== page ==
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    Mayan Art Architecture Essay (789 words)

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    Art for the Mayans was a reflection of their lifestyle and culture. For the Mayans art took several forms including: painting paper, plaster, carvings in wood and store, clay, stucco models, and terra cotta figurines from molds. Metal was very scarce and so it wasn’t commonly used. Amman Art during the period, 200 to 900 has been considered the most sophisticated and beautiful of the New World. There is few remaining Amman Art, which includes funerary pottery, ceramics, a building in Bondsman (which is around Chaps, Mexico), has several murals.

    What is interesting is that Amman art gave almost free reign to the artist. The artist was not required to produce a work that fit any particular rules. The art usually didn’t depict anonymous priests and unnamed Gods. Some archaeologists believe that art was only produced by the wealthy. Most of the people who lived were farmers who had to work hard to make a living. It is presumed that most of the art was done by sons of kings, and the artworks made were given as gifts or sold to other wealthy landowners. An interesting fact is that Mayans were one of the few civilizations that he artists signed their name to their work.

    The Amman architecture is the method the men spoke to the gods. The first Amman pyramid was said to be built in Extant, Guatemala, Just before the birth of Christ. The Amman architecture is one of the most recognizable. Each pyramid was dedicated to a deity whose shrine was at the peak. At the height of the Amman civilization, cities like Chicken Ditz, Diktat, Kamala were created. Amman cities were spread all throughout Mesospheric. Locations of cities were not planned to a great extent. In fact, most cities seem to be placed haphazardly.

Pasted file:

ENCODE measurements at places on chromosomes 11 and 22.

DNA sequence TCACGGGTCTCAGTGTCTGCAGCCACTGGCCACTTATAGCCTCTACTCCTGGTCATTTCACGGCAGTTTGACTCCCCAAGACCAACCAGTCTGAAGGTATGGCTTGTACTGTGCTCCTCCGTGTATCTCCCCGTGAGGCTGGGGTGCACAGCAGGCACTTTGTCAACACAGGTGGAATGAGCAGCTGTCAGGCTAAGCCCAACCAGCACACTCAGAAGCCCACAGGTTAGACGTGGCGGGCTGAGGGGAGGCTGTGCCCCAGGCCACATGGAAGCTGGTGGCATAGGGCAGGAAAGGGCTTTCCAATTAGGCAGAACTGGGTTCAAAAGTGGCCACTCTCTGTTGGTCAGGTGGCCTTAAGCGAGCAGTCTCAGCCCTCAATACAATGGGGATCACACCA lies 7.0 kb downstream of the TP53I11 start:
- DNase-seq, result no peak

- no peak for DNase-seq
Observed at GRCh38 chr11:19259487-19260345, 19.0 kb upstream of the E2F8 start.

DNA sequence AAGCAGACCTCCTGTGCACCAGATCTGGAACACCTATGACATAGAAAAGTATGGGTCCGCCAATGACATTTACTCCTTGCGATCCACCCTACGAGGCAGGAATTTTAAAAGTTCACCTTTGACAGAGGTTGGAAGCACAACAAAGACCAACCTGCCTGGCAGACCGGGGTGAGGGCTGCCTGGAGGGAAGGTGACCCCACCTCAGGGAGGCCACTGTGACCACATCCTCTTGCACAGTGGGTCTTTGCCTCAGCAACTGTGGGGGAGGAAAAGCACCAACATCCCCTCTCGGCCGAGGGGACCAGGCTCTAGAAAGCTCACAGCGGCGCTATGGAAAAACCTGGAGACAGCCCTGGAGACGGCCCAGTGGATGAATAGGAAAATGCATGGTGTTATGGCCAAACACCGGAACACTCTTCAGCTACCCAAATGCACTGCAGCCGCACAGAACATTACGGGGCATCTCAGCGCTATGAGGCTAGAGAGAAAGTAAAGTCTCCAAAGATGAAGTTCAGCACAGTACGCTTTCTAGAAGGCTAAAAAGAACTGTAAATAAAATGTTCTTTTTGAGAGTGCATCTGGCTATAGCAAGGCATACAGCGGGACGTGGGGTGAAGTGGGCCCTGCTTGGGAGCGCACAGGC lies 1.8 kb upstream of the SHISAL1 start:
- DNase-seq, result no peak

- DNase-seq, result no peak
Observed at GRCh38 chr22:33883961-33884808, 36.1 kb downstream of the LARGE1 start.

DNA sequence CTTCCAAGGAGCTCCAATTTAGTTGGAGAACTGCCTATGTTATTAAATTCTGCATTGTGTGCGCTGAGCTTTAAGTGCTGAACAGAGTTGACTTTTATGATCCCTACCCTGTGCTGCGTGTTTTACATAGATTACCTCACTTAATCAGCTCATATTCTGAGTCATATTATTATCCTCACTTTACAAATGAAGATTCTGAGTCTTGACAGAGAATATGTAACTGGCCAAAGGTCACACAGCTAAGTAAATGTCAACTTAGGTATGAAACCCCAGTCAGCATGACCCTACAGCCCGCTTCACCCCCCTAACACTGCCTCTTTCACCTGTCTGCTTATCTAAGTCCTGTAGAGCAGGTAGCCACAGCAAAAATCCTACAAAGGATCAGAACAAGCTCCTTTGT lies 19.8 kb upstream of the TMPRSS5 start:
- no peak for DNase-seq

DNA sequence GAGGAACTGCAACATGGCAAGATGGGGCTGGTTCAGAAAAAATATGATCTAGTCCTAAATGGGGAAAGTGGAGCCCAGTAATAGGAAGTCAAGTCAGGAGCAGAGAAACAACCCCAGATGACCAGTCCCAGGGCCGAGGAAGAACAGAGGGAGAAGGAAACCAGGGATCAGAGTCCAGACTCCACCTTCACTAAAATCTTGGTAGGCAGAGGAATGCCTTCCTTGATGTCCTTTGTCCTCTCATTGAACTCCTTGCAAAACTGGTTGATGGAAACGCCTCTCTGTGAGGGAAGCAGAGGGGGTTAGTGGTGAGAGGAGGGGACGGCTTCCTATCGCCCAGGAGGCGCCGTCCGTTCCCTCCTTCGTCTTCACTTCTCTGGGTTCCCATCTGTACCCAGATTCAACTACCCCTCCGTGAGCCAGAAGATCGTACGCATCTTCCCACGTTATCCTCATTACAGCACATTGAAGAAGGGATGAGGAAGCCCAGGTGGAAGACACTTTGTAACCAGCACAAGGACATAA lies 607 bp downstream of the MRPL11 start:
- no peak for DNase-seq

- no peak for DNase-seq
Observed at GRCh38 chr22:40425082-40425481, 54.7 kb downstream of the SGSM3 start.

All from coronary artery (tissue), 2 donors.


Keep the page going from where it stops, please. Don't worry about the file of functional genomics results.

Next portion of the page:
The Mayans easily adapted their cities to their surroundings. Cities that were in northern Yucatan existed on flat limestone plains, while cities built in the mountains or on hills such as, Summation, used the topography to raise their towers and temples very high. At the centre of all Amman cities were large plazas, which held governmental and religious buildings such as the pyramid temples and ball-courts. Although it seems that most planning was done in a haphazard manner, the Mayans placed very special attention to the directional orientation of temples and observatories.

    They were always constructed in accordance with Maya interpretation of the orbits of the stars. Outside of ritual centers were the formation of lesser nobles, smaller temples, and individual shrines. These less sacred structures had much more privacy. Outside of the urban core were the less permanent and modest homes of common people. In essence, it was the most sacred and noble buildings in the centre and the further one got from the center the lower of importance the dwelling was in the Amman hierarchy.

    In the classic Era the Mayans focused on great monuments (such as temples), public plazas. Interior Space was entirely secondary. In the later-post classic era the Greater Amman cities developed into more fortress-like defensive structures that lacked plazas. The Mayans actually developed several unique building innovations, including the corbel arch which was a false arch achieved by stepping each successive block, from opposite sides, closer to the center, and capped at the peak. MATERIALS The Mayans lacked many construction technologies.

    They didn’t have metal tools, pulleys, and even the wheel – or at least they didn’t use the wheel as a means to help in work. Amman architecture was based on manpower. All stone was taken from local arises, and they mostly used limestone. It wasn’t only used because there was an abundance of it but because it was easy to be worked with. The mortar generally consisted of crushed, burnet, and mixed limestone that is similar to cement, and it gave a stucco finishing. PROCESS The King or priests would supervise the labor of the common people.

    The peasants would work on the construction projects as a method to pay homage to the king and the state, and the construction typically took place when they were unable to do their agricultural work. The laborers would carry loads of materials on their backs of roll hem on logs to get them from the source, usually a quarry, to the site. The Mayans also had specialized workers such as architects who would oversee the construction of the buildings. STYLE Amman architects did not build in right angles.

    They relied on bilateral symmetry meaning it you were to cut the building right down the middle, each anal would lo like a mirror image of the other side. They would also build temples on top of temples. This is one method on how they made some pyramids so large.

    This essay was written by a fellow student. You may use it as a guide or sample for writing your own paper, but remember to cite it correctly. Don’t submit it as your own as it will be considered plagiarism.

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